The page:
By Amanda Gardner
WEDNESDAY, Feb. 24 (HealthDay News) -- Almost one-third of young adults in their 20s lacked health insurance in the United States in 2008, new statistics show.
The problem was more pronounced among men 20 to 29 years of age, 35 percent of whom went without coverage for medical care. As a result, these uninsured 20-somethings are less likely to visit a doctor on a regular basis, less likely to fill prescriptions and more likely to arrive at the emergency room.
"The highest uninsured rate is among people in their 20s and even though this is a relatively healthy group, they do need some access to health care," said Robin A. Cohen, lead author of a data brief just released by the National Center for Health Statistics, part of the U.S. Centers for Disease Control and Prevention.
"If you don't have insurance you're less likely to have a usual source of medical care. You're also less likely to have visited a doctor and you're more likely to have an unmet medical need," Cohen added.
"This is a problem that's existed for some time, and it's worsened over the last few years," said Sara Collins, vice president of the Affordable Health Insurance Program at The Commonwealth Fund in New York City. "We have an employer-based health insurance system so to the extent that you are without strong connections to that system when you have a transitional period, you're going to be at risk of losing your health insurance coverage."
And people in their 20s generally are in transition, moving from home where they could be on their parents' plan, to college where they could be on a college plan or to the workforce, where they may be on no plan.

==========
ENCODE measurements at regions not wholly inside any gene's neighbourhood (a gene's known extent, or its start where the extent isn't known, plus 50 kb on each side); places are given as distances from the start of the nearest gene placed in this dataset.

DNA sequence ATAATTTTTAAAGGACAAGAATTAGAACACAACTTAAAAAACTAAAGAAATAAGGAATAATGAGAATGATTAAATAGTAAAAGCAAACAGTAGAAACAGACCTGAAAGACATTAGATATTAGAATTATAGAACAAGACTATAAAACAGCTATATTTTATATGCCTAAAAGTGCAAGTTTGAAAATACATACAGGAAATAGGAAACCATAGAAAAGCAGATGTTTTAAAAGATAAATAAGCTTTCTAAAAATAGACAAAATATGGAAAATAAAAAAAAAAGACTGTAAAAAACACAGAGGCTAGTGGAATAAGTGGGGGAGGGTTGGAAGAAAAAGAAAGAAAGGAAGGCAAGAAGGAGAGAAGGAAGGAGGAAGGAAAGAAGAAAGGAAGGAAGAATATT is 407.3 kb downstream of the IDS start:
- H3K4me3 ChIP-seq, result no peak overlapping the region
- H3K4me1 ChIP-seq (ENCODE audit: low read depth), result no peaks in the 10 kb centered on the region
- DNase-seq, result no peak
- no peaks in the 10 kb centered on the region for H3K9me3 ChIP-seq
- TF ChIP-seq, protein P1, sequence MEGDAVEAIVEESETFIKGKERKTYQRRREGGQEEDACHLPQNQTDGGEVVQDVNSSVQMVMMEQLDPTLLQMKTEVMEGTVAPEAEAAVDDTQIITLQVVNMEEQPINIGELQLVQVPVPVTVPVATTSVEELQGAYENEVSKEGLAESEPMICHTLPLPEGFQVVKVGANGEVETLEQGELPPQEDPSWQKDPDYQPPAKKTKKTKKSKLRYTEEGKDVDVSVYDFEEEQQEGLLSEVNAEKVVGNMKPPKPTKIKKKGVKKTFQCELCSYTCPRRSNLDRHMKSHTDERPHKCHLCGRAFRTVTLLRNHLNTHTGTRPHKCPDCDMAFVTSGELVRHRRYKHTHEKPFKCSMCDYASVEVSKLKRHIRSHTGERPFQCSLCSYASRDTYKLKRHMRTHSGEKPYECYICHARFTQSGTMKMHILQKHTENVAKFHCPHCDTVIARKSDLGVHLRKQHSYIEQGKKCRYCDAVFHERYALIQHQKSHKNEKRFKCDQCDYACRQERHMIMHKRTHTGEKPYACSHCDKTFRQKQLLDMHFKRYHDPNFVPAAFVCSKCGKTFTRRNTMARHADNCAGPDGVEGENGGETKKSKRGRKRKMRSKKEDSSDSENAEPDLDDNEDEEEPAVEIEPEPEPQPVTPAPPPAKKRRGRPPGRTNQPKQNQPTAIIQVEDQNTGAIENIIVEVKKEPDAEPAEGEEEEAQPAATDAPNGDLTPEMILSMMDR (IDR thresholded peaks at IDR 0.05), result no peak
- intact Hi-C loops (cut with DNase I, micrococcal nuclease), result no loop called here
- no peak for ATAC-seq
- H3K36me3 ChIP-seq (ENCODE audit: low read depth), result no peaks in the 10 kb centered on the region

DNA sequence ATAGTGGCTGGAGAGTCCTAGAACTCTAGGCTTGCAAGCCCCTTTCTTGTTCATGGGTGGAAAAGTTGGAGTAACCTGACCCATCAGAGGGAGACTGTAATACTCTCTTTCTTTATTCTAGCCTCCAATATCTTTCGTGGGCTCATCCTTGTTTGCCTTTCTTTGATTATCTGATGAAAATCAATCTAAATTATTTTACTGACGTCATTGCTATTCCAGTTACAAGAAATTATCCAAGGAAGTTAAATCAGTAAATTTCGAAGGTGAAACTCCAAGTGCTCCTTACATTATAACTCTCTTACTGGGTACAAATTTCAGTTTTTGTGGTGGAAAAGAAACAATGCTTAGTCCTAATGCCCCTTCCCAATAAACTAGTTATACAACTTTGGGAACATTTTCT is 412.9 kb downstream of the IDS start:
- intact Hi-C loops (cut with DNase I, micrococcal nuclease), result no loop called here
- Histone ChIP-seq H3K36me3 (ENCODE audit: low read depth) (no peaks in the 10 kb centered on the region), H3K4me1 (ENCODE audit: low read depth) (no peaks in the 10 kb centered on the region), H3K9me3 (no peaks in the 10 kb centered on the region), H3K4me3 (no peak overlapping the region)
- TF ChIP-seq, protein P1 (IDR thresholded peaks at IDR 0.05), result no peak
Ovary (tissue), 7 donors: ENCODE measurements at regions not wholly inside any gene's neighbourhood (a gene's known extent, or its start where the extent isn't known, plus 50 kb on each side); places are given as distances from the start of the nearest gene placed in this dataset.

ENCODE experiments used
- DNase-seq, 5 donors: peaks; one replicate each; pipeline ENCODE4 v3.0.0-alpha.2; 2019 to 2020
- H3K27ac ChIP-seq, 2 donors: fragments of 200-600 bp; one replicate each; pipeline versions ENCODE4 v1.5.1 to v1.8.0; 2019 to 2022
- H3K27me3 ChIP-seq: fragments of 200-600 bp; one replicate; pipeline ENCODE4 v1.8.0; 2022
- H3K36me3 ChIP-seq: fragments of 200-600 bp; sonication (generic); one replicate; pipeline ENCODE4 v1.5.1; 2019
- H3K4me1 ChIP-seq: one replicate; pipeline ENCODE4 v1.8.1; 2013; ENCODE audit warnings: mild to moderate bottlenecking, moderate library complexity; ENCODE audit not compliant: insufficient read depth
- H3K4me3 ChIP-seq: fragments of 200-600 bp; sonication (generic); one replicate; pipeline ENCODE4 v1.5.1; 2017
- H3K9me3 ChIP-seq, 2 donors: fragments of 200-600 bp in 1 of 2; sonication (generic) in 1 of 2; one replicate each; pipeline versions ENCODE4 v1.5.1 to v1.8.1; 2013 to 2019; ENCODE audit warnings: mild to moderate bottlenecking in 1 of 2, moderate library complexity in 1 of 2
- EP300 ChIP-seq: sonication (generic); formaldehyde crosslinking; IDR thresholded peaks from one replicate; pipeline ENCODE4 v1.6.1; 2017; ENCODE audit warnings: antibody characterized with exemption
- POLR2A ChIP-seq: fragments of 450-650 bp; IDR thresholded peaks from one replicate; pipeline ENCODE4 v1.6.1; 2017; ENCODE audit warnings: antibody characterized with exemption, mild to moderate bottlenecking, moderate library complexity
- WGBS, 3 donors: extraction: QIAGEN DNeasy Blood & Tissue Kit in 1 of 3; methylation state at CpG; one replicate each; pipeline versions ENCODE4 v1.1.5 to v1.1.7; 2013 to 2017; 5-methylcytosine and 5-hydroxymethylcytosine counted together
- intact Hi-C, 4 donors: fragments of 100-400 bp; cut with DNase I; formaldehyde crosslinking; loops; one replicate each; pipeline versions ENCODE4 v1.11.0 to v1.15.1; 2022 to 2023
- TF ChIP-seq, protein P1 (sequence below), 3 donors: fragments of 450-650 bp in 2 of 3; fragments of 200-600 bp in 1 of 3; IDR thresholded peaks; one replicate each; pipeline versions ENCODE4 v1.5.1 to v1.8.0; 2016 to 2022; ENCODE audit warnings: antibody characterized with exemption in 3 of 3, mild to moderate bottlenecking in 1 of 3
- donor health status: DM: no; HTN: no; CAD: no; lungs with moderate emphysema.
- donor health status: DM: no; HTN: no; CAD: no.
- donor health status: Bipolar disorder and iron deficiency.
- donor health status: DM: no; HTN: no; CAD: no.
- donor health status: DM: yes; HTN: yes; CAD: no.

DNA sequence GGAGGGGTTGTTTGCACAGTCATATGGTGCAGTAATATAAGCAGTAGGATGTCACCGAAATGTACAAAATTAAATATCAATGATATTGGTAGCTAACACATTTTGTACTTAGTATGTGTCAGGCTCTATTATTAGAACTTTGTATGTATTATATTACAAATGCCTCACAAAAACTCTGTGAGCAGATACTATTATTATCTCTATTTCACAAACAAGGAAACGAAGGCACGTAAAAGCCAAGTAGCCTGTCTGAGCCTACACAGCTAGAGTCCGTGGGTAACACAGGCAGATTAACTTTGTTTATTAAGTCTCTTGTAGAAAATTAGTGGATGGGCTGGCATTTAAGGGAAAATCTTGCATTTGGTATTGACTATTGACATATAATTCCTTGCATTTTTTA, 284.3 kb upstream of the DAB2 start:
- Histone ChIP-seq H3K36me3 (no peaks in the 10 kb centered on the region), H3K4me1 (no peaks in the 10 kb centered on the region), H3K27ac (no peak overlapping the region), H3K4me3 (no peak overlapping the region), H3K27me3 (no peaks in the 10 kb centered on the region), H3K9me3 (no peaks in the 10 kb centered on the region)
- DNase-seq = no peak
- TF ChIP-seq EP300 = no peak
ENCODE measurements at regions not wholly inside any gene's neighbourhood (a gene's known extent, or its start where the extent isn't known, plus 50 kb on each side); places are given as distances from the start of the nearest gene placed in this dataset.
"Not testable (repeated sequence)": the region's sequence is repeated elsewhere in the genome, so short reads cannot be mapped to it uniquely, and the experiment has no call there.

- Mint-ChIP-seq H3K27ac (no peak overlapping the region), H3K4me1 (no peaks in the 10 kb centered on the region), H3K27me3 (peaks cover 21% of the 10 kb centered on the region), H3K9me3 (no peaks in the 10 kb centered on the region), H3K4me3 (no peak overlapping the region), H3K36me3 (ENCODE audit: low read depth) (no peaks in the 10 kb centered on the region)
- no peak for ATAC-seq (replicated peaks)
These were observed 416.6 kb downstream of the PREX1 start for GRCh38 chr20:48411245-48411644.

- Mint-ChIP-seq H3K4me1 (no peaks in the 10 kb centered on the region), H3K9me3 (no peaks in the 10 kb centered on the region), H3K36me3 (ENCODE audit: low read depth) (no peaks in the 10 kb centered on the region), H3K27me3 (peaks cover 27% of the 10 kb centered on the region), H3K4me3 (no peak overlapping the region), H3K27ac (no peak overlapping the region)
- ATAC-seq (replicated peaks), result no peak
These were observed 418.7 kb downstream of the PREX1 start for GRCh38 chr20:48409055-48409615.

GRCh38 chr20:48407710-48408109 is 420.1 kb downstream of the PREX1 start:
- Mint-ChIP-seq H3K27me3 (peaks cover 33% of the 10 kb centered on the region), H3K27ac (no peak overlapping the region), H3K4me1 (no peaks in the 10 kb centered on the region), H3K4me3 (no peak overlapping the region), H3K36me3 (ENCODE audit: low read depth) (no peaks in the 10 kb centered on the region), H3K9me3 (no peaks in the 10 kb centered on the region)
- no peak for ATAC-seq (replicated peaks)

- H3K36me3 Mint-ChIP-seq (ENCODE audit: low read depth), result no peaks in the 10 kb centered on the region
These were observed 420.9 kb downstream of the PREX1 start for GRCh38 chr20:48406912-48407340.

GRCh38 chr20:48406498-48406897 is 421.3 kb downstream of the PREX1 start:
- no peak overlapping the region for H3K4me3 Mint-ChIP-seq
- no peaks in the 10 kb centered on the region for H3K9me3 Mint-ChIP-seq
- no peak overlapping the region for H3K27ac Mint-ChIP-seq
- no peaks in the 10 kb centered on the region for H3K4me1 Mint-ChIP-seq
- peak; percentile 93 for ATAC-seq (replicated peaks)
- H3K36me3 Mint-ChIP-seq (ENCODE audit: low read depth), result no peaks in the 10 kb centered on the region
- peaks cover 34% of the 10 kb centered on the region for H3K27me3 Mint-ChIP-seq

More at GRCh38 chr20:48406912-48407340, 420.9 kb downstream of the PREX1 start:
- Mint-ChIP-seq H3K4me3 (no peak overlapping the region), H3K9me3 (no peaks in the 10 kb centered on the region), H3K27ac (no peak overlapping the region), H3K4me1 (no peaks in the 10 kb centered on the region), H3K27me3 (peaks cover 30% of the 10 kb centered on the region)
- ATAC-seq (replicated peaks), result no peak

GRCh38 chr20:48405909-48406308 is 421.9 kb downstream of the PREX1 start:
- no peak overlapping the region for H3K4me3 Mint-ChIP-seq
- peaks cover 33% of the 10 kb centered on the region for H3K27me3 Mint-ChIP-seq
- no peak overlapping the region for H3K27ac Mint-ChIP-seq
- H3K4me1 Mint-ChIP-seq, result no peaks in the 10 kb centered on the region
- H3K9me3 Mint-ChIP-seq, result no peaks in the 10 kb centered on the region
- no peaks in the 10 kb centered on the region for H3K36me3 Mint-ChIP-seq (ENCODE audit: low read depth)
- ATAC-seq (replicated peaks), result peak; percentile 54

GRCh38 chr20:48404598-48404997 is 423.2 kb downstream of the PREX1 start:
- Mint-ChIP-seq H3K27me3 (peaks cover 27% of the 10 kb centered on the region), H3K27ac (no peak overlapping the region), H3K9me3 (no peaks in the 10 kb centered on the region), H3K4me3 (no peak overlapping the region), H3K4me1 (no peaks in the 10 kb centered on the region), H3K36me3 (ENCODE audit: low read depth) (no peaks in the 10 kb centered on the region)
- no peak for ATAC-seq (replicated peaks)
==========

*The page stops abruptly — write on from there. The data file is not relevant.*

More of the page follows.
And children who had been covered under Medicaid aren't likely to be eligible for that program when they turn 19, Collins added.
Based on data collected from more than 13,000 adults aged 20 to 29, the researchers discovered that:
- U.S. adults in their 20s were almost twice as likely as adults aged 30 to 64 to go without health coverage (31 percent versus 17 percent).
- Seventy percent of adults in their 20s had a "usual source" of medical care, although only 44 percent of young adults without insurance had such a source.
- Women were more likely to have regular health-care practitioners than young men: 91 percent of women among those with private coverage versus 70 percent of men in the same category. Fifty percent of women without coverage had a regular doctor, compared with 39 percent of men in this category.
- Adults in this age group without insurance were four times as likely as those with private insurance and twice as likely as those with Medicaid to have "unmet medical need."
- One-quarter of uninsured people in this age group did not fill a needed prescription, compared with 6 percent of those with private insurance and 12 percent of those on Medicaid. Women were more likely than men to have an unmet need in this area.
- About 10 percent of adults in their 20s reported at least two visits to an emergency room in the past year, with women twice as likely to have visited compared with men (12 percent versus 6 percent).
Greg Scandlen, founder of Consumers for Health Care Choices, pointed out that the situation has probably worsened since 2008 as a result of the deteriorating economy, but that there was little new in the idea that many 20-somethings lack health insurance.
"It's always been young adults who are most likely to be uninsured, and most of the people who are employed do have workers' comp and do have auto insurance so they are actually covered for things most likely to happen to them in that age group," he said.
"The implication here is that everyone should see a doctor once a year. I think that's crazy. The whole notion of an annual physical exam is just a waste of money," Scandlen said. "Women are far more likely to see a doctor more regularly because of ob/gyn issues, but the fact that young men in their 20s don't see a doctor doesn't bother me at all."
The U.S. government has more on the current health reform plan.
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